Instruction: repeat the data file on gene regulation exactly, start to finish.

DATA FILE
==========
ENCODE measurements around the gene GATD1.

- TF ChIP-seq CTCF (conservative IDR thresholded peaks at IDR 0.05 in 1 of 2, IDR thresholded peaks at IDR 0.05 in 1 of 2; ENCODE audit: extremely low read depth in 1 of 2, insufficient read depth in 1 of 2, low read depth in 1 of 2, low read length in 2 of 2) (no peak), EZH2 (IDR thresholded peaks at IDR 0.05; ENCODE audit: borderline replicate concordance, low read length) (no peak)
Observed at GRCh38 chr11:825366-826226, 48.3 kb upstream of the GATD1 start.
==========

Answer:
ENCODE measurements around the gene GATD1.

- TF ChIP-seq CTCF (conservative IDR thresholded peaks at IDR 0.05 in 1 of 2, IDR thresholded peaks at IDR 0.05 in 1 of 2; ENCODE audit: extremely low read depth in 1 of 2, insufficient read depth in 1 of 2, low read depth in 1 of 2, low read length in 2 of 2) (no peak), EZH2 (IDR thresholded peaks at IDR 0.05; ENCODE audit: borderline replicate concordance, low read length) (no peak)
Observed at GRCh38 chr11:825366-826226, 48.3 kb upstream of the GATD1 start.